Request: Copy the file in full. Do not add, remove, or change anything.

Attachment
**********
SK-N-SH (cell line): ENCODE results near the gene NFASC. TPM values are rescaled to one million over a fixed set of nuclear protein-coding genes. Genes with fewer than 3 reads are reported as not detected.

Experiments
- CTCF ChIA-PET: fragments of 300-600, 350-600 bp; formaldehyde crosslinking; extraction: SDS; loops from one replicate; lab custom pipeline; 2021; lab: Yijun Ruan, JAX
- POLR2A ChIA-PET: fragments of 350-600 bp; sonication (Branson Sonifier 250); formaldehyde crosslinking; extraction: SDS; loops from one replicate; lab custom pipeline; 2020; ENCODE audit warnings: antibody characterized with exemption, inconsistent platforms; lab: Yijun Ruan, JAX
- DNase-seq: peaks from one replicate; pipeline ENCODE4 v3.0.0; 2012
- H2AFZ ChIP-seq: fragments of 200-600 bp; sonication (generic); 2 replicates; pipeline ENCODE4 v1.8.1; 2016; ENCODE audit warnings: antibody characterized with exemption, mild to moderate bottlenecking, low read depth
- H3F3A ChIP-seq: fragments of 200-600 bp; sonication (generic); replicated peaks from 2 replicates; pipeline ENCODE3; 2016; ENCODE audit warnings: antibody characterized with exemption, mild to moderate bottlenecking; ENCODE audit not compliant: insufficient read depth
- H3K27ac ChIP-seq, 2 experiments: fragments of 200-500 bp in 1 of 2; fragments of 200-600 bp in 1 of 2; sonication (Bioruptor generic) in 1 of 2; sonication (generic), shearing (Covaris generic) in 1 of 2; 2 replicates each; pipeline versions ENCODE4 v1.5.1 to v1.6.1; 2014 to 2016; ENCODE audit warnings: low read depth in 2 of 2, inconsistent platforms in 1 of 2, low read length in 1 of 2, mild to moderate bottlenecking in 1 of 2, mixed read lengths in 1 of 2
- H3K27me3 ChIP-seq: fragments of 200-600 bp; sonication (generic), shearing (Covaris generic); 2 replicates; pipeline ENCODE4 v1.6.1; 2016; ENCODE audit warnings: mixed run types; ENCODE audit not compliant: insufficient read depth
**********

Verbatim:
SK-N-SH (cell line): ENCODE results near the gene NFASC. TPM values are rescaled to one million over a fixed set of nuclear protein-coding genes. Genes with fewer than 3 reads are reported as not detected.

Experiments
- CTCF ChIA-PET: fragments of 300-600, 350-600 bp; formaldehyde crosslinking; extraction: SDS; loops from one replicate; lab custom pipeline; 2021; lab: Yijun Ruan, JAX
- POLR2A ChIA-PET: fragments of 350-600 bp; sonication (Branson Sonifier 250); formaldehyde crosslinking; extraction: SDS; loops from one replicate; lab custom pipeline; 2020; ENCODE audit warnings: antibody characterized with exemption, inconsistent platforms; lab: Yijun Ruan, JAX
- DNase-seq: peaks from one replicate; pipeline ENCODE4 v3.0.0; 2012
- H2AFZ ChIP-seq: fragments of 200-600 bp; sonication (generic); 2 replicates; pipeline ENCODE4 v1.8.1; 2016; ENCODE audit warnings: antibody characterized with exemption, mild to moderate bottlenecking, low read depth
- H3F3A ChIP-seq: fragments of 200-600 bp; sonication (generic); replicated peaks from 2 replicates; pipeline ENCODE3; 2016; ENCODE audit warnings: antibody characterized with exemption, mild to moderate bottlenecking; ENCODE audit not compliant: insufficient read depth
- H3K27ac ChIP-seq, 2 experiments: fragments of 200-500 bp in 1 of 2; fragments of 200-600 bp in 1 of 2; sonication (Bioruptor generic) in 1 of 2; sonication (generic), shearing (Covaris generic) in 1 of 2; 2 replicates each; pipeline versions ENCODE4 v1.5.1 to v1.6.1; 2014 to 2016; ENCODE audit warnings: low read depth in 2 of 2, inconsistent platforms in 1 of 2, low read length in 1 of 2, mild to moderate bottlenecking in 1 of 2, mixed read lengths in 1 of 2
- H3K27me3 ChIP-seq: fragments of 200-600 bp; sonication (generic), shearing (Covaris generic); 2 replicates; pipeline ENCODE4 v1.6.1; 2016; ENCODE audit warnings: mixed run types; ENCODE audit not compliant: insufficient read depth